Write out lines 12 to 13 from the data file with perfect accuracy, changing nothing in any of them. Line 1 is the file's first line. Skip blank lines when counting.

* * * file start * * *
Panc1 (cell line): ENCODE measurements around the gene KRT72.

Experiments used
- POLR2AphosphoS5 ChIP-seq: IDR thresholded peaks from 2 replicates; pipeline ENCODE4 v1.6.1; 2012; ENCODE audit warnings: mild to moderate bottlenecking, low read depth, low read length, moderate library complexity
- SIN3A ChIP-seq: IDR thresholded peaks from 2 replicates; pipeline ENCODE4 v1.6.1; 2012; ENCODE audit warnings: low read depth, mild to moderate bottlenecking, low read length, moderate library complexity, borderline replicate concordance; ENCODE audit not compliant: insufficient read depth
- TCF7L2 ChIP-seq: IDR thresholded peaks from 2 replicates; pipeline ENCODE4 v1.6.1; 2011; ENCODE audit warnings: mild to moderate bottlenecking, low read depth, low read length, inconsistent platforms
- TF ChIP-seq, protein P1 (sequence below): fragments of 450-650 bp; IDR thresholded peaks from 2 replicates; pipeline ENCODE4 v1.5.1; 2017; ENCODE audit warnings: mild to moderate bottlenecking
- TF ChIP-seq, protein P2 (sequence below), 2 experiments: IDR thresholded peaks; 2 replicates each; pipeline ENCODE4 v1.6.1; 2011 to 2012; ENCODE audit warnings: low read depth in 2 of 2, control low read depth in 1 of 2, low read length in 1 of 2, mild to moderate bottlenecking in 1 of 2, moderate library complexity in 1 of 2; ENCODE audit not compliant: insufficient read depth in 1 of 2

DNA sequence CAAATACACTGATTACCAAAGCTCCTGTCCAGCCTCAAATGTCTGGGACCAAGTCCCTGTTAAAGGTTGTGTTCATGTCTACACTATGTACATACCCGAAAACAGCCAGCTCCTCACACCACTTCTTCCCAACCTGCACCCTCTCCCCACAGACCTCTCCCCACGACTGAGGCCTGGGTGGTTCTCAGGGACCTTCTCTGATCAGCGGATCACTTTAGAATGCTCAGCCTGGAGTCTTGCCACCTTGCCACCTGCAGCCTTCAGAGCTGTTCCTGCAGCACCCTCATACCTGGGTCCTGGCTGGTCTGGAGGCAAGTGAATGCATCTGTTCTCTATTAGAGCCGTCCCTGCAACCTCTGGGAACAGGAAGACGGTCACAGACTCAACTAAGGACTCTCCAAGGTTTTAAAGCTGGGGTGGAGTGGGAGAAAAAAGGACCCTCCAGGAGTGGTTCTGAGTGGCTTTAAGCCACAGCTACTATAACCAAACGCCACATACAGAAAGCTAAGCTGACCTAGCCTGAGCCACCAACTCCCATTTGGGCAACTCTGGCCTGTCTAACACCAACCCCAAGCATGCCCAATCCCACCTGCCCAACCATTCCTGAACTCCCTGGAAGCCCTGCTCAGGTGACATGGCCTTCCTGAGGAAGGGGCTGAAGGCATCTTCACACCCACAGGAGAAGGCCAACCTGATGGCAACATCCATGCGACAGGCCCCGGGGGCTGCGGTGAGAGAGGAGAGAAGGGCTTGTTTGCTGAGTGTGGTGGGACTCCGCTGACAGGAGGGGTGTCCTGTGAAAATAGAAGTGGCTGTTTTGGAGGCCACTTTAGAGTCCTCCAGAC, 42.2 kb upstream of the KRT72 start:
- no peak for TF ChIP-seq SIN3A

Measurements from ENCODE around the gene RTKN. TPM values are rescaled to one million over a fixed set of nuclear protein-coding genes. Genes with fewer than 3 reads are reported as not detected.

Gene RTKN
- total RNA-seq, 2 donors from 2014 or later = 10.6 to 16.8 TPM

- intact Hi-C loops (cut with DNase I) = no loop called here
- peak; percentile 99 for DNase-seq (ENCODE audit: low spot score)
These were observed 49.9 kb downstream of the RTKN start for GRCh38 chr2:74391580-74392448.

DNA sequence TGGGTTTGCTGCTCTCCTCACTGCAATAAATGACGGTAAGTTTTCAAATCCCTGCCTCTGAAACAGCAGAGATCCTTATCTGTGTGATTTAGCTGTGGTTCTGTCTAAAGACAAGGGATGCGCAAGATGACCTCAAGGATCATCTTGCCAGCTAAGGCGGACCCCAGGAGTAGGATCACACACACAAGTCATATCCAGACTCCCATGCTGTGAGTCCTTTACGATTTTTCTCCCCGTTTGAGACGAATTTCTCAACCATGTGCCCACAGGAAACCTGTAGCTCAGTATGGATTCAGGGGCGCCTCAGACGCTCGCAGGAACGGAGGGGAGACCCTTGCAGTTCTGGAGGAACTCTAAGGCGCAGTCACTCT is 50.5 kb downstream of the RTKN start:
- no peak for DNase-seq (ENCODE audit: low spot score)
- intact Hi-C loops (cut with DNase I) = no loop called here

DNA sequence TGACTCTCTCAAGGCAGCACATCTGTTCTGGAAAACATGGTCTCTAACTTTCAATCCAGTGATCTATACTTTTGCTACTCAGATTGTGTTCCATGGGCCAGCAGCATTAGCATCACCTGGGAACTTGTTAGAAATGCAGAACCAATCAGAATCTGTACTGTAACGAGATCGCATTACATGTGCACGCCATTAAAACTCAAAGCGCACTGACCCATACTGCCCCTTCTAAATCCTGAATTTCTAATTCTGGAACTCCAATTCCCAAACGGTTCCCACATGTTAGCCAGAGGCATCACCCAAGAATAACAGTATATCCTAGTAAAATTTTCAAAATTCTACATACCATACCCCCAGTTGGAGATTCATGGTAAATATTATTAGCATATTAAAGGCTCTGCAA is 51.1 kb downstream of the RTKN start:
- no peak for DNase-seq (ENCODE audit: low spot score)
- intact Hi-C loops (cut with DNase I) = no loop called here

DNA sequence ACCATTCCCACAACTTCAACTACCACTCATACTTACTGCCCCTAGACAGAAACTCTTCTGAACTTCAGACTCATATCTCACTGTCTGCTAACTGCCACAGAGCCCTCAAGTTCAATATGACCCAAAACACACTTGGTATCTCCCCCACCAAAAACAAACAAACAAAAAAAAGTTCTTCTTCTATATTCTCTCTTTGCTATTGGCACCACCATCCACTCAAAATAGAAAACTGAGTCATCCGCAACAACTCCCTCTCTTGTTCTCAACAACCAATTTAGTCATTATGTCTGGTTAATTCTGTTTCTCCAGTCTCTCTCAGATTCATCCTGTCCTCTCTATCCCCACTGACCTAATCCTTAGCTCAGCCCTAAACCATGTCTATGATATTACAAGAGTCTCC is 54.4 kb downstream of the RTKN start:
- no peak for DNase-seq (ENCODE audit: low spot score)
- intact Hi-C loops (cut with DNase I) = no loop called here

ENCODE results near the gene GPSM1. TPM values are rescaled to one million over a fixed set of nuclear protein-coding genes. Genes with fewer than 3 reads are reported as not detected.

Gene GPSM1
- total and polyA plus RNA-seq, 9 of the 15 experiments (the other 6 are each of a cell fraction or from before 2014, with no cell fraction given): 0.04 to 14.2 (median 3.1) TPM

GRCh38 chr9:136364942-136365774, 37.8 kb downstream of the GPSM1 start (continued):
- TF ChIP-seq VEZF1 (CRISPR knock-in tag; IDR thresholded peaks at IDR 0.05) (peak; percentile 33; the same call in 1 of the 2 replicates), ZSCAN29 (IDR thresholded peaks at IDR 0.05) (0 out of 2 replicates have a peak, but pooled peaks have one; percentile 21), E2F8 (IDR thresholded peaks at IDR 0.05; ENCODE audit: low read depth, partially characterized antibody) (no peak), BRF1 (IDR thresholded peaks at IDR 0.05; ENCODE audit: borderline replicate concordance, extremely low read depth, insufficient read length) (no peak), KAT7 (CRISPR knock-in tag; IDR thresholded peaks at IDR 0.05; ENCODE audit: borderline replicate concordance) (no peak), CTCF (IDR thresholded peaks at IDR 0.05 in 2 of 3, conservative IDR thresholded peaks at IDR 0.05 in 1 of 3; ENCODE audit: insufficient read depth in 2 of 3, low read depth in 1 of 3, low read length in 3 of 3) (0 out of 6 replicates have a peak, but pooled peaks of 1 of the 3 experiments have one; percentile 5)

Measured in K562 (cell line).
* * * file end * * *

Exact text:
- total RNA-seq, 2 donors from 2014 or later = 10.6 to 16.8 TPM

- intact Hi-C loops (cut with DNase I) = no loop called here